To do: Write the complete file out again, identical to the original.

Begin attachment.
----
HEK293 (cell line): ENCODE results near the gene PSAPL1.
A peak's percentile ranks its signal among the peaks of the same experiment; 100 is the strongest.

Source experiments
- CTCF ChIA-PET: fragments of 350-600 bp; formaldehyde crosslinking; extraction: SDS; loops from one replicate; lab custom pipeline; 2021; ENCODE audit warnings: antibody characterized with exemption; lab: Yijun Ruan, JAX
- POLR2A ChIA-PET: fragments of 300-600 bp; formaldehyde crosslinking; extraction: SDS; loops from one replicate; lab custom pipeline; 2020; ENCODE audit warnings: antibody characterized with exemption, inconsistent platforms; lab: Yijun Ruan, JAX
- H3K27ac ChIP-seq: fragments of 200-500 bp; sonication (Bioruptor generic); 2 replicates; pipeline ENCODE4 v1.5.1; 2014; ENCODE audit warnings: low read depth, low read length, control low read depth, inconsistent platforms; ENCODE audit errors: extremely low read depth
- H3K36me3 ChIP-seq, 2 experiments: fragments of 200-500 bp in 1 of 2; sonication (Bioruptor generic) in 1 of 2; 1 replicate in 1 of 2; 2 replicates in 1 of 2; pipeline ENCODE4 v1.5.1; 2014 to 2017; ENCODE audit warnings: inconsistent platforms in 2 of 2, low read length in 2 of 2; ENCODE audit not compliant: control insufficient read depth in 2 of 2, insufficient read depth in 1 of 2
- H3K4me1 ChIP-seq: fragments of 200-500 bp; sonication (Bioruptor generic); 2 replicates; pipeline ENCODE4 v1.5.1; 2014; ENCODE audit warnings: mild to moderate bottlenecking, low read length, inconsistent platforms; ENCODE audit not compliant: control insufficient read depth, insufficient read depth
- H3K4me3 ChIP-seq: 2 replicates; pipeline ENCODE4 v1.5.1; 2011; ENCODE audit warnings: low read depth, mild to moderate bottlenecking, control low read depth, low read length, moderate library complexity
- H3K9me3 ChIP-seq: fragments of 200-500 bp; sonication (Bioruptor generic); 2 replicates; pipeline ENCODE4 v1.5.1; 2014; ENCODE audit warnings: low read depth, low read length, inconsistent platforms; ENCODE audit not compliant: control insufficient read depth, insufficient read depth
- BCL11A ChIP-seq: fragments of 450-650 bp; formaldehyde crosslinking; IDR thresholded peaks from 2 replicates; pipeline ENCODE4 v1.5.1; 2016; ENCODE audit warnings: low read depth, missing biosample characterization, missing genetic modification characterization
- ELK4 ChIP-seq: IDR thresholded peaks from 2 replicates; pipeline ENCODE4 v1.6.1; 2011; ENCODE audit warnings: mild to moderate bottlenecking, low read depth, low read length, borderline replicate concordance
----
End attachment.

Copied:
HEK293 (cell line): ENCODE results near the gene PSAPL1.
A peak's percentile ranks its signal among the peaks of the same experiment; 100 is the strongest.

Source experiments
- CTCF ChIA-PET: fragments of 350-600 bp; formaldehyde crosslinking; extraction: SDS; loops from one replicate; lab custom pipeline; 2021; ENCODE audit warnings: antibody characterized with exemption; lab: Yijun Ruan, JAX
- POLR2A ChIA-PET: fragments of 300-600 bp; formaldehyde crosslinking; extraction: SDS; loops from one replicate; lab custom pipeline; 2020; ENCODE audit warnings: antibody characterized with exemption, inconsistent platforms; lab: Yijun Ruan, JAX
- H3K27ac ChIP-seq: fragments of 200-500 bp; sonication (Bioruptor generic); 2 replicates; pipeline ENCODE4 v1.5.1; 2014; ENCODE audit warnings: low read depth, low read length, control low read depth, inconsistent platforms; ENCODE audit errors: extremely low read depth
- H3K36me3 ChIP-seq, 2 experiments: fragments of 200-500 bp in 1 of 2; sonication (Bioruptor generic) in 1 of 2; 1 replicate in 1 of 2; 2 replicates in 1 of 2; pipeline ENCODE4 v1.5.1; 2014 to 2017; ENCODE audit warnings: inconsistent platforms in 2 of 2, low read length in 2 of 2; ENCODE audit not compliant: control insufficient read depth in 2 of 2, insufficient read depth in 1 of 2
- H3K4me1 ChIP-seq: fragments of 200-500 bp; sonication (Bioruptor generic); 2 replicates; pipeline ENCODE4 v1.5.1; 2014; ENCODE audit warnings: mild to moderate bottlenecking, low read length, inconsistent platforms; ENCODE audit not compliant: control insufficient read depth, insufficient read depth
- H3K4me3 ChIP-seq: 2 replicates; pipeline ENCODE4 v1.5.1; 2011; ENCODE audit warnings: low read depth, mild to moderate bottlenecking, control low read depth, low read length, moderate library complexity
- H3K9me3 ChIP-seq: fragments of 200-500 bp; sonication (Bioruptor generic); 2 replicates; pipeline ENCODE4 v1.5.1; 2014; ENCODE audit warnings: low read depth, low read length, inconsistent platforms; ENCODE audit not compliant: control insufficient read depth, insufficient read depth
- BCL11A ChIP-seq: fragments of 450-650 bp; formaldehyde crosslinking; IDR thresholded peaks from 2 replicates; pipeline ENCODE4 v1.5.1; 2016; ENCODE audit warnings: low read depth, missing biosample characterization, missing genetic modification characterization
- ELK4 ChIP-seq: IDR thresholded peaks from 2 replicates; pipeline ENCODE4 v1.6.1; 2011; ENCODE audit warnings: mild to moderate bottlenecking, low read depth, low read length, borderline replicate concordance